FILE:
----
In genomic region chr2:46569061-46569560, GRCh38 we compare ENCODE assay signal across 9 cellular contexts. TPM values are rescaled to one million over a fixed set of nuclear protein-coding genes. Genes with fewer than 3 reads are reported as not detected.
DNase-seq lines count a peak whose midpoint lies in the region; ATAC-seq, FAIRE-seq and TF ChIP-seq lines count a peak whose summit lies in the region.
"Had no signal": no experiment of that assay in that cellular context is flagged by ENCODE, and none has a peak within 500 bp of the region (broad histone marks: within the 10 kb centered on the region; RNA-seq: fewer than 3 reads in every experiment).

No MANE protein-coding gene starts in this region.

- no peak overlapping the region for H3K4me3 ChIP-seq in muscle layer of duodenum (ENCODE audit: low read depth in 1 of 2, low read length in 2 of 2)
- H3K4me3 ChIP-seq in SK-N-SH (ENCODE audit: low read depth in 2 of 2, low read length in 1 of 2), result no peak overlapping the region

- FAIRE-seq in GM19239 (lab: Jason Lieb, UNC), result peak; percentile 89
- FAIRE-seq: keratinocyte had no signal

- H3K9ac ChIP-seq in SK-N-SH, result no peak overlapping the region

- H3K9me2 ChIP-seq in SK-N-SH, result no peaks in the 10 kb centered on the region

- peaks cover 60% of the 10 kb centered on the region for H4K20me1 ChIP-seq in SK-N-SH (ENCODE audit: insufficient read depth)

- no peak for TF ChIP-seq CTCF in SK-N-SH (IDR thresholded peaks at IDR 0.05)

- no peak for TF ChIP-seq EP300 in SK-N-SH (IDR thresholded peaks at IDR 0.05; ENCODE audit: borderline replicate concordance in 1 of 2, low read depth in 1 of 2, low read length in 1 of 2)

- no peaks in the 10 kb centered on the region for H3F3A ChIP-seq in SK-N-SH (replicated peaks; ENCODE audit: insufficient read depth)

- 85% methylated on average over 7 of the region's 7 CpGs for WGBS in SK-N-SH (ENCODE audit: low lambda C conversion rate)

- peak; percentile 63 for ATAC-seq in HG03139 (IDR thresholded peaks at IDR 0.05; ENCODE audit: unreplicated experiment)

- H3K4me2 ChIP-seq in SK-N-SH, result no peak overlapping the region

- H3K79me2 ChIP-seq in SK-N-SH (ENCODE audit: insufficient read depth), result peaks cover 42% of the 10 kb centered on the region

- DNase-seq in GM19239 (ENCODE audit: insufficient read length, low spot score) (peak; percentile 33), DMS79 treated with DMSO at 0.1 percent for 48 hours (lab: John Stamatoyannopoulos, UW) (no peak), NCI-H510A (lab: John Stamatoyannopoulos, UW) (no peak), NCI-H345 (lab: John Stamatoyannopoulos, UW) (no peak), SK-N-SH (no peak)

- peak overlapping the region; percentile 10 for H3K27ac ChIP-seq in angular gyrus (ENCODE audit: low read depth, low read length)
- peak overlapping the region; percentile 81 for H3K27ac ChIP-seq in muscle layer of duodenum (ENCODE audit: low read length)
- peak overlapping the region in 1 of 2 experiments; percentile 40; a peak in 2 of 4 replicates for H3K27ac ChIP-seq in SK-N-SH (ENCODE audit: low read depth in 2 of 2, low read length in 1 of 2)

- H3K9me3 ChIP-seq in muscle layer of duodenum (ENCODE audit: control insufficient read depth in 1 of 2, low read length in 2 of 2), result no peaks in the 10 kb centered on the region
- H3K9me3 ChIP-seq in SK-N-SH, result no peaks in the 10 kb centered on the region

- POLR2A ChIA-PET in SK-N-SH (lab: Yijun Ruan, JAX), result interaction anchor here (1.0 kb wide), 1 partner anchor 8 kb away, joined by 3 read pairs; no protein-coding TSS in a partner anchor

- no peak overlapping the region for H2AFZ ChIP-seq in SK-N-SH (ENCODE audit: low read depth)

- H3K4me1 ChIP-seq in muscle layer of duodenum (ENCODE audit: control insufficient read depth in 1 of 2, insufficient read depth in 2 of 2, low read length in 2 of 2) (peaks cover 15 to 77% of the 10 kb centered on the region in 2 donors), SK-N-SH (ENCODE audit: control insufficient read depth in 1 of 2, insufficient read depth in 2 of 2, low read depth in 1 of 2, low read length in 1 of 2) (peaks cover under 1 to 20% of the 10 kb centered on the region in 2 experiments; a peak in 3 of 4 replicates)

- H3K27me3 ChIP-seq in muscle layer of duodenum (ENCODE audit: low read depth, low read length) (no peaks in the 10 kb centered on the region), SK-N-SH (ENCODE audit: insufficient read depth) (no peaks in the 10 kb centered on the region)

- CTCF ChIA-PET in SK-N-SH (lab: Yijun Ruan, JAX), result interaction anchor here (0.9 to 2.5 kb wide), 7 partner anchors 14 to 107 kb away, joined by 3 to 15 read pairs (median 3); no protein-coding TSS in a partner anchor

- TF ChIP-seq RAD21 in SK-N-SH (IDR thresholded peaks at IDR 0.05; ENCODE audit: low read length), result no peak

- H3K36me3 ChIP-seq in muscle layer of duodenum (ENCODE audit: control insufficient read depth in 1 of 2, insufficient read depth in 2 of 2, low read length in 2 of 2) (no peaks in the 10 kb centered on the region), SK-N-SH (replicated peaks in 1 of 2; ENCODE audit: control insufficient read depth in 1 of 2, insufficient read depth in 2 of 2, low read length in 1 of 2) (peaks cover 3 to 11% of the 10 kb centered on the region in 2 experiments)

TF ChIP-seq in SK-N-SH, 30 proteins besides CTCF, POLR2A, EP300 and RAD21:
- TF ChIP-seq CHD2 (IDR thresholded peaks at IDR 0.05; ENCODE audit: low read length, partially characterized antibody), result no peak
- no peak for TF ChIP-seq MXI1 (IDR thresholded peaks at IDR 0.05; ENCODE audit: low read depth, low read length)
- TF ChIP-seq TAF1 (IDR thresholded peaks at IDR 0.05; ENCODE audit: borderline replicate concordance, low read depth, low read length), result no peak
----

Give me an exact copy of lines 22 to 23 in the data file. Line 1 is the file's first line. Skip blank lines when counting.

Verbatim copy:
- peak overlapping the region in 1 of 2 experiments; percentile 40; a peak in 2 of 4 replicates for H3K27ac ChIP-seq in SK-N-SH (ENCODE audit: low read depth in 2 of 2, low read length in 1 of 2)

- H3K9me3 ChIP-seq in muscle layer of duodenum (ENCODE audit: control insufficient read depth in 1 of 2, low read length in 2 of 2), result no peaks in the 10 kb centered on the region